WRC Pulse October 2, 2023
Atherton is eyeing additional properties, including that of an exclusive social club, for potential new multifamily and workforce dwellings to help meet a state requirement for cities to plan for future housing.
Menlo Circus Club leaders expressed dismay that their property at 190 Park Lane has come up for consideration in an environmental study that’s part of the town’s ongoing effort to craft a Housing Element conforming to what the state wants.
“We were surprised to learn” that Atherton would view the club’s grounds as a site for possible housing, the organization’s leaders said in a July 26 letter to the City Council. “As we are sure you are all aware, the Menlo Circus Club is a private, member-owned, family social club.”
During its meeting Wednesday night, Sept. 20, the council heard other objections to sites being studied for residential development as the town continues to grapple with how to comply with its state Regional Housing Needs Allocation (RHNA) for the current 2023-31 cycle.
In their letter, Menlo Circus Club leaders contended that their property can’t be developed for new housing for various reasons.
The club doesn’t “have the ability to build additional structures as we can no longer add impermeable surfaces due to maximum hardscape limits within our existing footprint,” they said. “With nearly 450 member-owners, it is also safe to say that there would never be a consensus to agree to subdivide any portion of our property for a potential sale to a developer, even in the unlikely event that a developer would be prepared to pay fair market value for the property.”
Like the town itself, the club is celebrating its centennial this year. The organization “is proud to be regarded as an iconic Atherton institution,” club leaders also said.
Other than the Menlo Circus Club property, a town staff report listed 175 Ravenswood Ave., 185 Ravenswood Ave., 197 Ravenswood Ave., Bear Gulch Reservoir, and the Gilmore House and Knox Playschool sites at Holbrook-Palmer Park as areas to explore for housing developments of up to 20 units per acre.
The council, however, decided to have staff reduce the density threshold at those sites to 10 units per acre, citing height and other concerns.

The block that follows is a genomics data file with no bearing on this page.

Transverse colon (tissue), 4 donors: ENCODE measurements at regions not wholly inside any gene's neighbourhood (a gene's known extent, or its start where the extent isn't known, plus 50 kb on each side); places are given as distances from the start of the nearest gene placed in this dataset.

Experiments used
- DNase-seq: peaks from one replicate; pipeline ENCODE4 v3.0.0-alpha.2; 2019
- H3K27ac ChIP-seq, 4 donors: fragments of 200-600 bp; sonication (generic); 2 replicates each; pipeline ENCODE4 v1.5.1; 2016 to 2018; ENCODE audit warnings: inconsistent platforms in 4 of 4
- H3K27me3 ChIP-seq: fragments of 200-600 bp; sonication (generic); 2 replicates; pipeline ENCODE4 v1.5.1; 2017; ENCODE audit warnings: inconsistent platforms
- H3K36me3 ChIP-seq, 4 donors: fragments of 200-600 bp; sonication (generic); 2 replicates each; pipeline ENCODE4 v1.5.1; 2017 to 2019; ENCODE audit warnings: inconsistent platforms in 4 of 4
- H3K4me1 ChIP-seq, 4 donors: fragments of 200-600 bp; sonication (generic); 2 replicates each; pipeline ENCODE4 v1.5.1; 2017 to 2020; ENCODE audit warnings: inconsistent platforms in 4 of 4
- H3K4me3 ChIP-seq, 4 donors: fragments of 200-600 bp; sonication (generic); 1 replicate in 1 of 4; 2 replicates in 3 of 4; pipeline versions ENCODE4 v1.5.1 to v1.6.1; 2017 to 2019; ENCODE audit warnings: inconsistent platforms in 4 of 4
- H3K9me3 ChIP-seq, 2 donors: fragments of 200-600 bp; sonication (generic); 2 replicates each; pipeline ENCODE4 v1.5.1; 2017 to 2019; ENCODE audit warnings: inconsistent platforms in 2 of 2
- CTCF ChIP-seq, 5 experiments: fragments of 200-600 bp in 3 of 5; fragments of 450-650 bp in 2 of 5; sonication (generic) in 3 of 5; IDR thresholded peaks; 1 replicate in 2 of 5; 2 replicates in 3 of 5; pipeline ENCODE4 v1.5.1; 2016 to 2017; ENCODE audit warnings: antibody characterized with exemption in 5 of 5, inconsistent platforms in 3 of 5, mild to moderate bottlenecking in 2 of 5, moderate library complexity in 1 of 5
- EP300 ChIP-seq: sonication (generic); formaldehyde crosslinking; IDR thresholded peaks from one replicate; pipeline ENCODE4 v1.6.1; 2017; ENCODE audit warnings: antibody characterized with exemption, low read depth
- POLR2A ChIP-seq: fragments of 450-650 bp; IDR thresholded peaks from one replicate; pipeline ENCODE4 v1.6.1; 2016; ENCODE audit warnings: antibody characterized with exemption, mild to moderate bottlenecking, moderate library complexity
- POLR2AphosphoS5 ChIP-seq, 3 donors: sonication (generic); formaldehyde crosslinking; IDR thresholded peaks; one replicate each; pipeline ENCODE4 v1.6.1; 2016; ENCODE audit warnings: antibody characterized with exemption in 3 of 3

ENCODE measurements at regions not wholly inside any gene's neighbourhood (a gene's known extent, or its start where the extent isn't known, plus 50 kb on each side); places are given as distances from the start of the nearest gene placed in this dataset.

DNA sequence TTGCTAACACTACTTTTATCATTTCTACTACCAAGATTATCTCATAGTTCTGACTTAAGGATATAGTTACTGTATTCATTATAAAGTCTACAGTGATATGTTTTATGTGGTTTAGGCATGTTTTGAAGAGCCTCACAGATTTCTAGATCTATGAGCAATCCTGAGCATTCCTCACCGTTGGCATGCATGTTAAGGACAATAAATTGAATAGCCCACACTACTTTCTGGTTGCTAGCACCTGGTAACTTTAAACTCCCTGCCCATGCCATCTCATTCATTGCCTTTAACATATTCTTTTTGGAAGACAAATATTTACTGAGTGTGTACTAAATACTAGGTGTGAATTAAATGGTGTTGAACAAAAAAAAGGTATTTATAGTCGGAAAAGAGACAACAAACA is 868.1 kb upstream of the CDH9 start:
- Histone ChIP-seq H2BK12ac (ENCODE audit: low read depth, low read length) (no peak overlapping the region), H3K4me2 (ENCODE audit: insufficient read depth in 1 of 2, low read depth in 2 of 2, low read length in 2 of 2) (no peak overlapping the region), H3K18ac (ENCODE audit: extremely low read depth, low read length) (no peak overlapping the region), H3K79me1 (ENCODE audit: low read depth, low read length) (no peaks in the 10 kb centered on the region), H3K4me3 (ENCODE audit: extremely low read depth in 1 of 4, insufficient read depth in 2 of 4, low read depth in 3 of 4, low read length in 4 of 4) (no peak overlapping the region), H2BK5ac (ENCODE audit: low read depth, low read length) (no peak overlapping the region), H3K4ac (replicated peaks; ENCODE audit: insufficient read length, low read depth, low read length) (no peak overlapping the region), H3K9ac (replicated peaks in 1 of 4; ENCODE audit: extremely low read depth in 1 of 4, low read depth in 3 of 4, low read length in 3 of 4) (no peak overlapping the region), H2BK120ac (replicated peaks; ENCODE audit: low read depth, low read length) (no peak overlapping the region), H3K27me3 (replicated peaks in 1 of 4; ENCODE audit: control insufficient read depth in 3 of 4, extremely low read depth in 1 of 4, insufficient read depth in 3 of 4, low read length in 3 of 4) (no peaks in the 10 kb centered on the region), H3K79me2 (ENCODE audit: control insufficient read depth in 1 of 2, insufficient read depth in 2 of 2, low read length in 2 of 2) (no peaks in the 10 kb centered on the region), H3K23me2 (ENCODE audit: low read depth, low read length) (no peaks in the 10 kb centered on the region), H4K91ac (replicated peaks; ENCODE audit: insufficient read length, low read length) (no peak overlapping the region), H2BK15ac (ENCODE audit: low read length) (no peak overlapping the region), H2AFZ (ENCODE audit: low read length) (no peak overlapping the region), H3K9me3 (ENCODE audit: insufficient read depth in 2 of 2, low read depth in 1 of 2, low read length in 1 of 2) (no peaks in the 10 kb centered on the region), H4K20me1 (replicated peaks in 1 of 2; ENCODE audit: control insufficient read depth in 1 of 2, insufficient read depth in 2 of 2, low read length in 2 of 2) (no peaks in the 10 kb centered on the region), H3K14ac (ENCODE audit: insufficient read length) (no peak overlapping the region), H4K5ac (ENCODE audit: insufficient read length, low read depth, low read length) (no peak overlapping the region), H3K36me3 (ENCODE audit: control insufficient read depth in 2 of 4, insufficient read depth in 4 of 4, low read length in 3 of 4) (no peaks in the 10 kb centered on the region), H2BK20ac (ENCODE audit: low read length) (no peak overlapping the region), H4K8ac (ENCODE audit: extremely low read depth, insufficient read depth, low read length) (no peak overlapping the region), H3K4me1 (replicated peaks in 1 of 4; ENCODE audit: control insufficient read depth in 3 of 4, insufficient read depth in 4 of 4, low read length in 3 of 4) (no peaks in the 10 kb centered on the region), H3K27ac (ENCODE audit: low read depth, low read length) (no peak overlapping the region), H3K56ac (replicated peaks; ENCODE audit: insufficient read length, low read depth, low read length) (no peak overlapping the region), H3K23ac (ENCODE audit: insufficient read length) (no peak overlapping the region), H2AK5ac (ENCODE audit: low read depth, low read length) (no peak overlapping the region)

The council also favored taking Knox Playschool off the list while the Gilmore House has previously been in and out of deliberation as a housing option.
Previously, the council agreed to consider 999 Ringwood Ave., 352 Bay Road, 318 Bay Road, and 296 Bay Road as places where new units could go. At the meeting, the council instructed staff to lower the density of the Bay Road properties from 20 to 10 units per acre as well.
“I’m not going to support anything more than 10 units an acre on this Bay Road and Ravenswood property,” Councilmember Rick DeGolia said.
Mayor Bill Widmer said he agreed.
The lower density that the council wanted went against the advice of staff. Going with 10 units per acre “might make it more challenging” for the town’s housing element to ultimately garner approval from the state, Rodericks said.
He noted that the state puts San Mateo County’s density threshold for affordable housing at 20 units an acre.
However, the town would argue that it’s hard to develop affordable housing in Atherton because of the high land values, he said.
In order for a project to pencil out, he said, the threshold would need to go up to 40 or 50 units per acre. “But that changes the total character of the town,” he said.
Raising such concerns, residents told the council that they didn’t want any new housing near where they live.
“It's going to damage the character of our neighborhood and the safety for pedestrians,” said Pamela Riddle, whose Fredrick Avenue residence is surrounded by the Ringwood Avenue and Bay Road properties being studied for increased density.
The development would also hurt bicycle traffic and bring “noise that's going to be from so many families living right behind me,” she said.
Gary George, who lives on Rebecca Lane, lambasted the state for forcing Atherton to change its very nature.
“The one house per acre residential housing has contributed to making this community one of the most sought-after in America,” George said. “I mean, it is just fantastic, and we love it.”
For the state to impinge on what residents have grown used to, he said, “I find that objectionable.”
DeGolia echoed similar sentiments but said Atherton has to figure out a way to comply with the state or face dire consequences.
“I mean, it is outrageous that we are being told by the state how to change our land use without any consideration for the impacts of traffic and a whole assortment of different issues that we have a responsibility to consider,” DeGolia said. “The risk is that if we don't find a solution where we get qualified by the state, theoretically the state could take over our zoning, and they could change things that we wouldn't have any control over.”
He was referring to the so-called builder’s-remedy, a state provision that allows affordable housing builders to go around local land-use regulations.
Cities with noncompliant housing plans could also face financial penalties and legal action from the state.
The state in April sent back Atherton’s second attempt at a compliant housing element, after rejecting the first iteration in October 2022. The town has until Jan. 31 to submit a revision.
Atherton must plan for building 348 new housing units for the current cycle – a significant increase from the 93 dwellings its RHNA allotment called for during the previous eight-year period.
The state is pushing cities to plan for increased numbers of units as a way to combat California’s long-running housing crisis.
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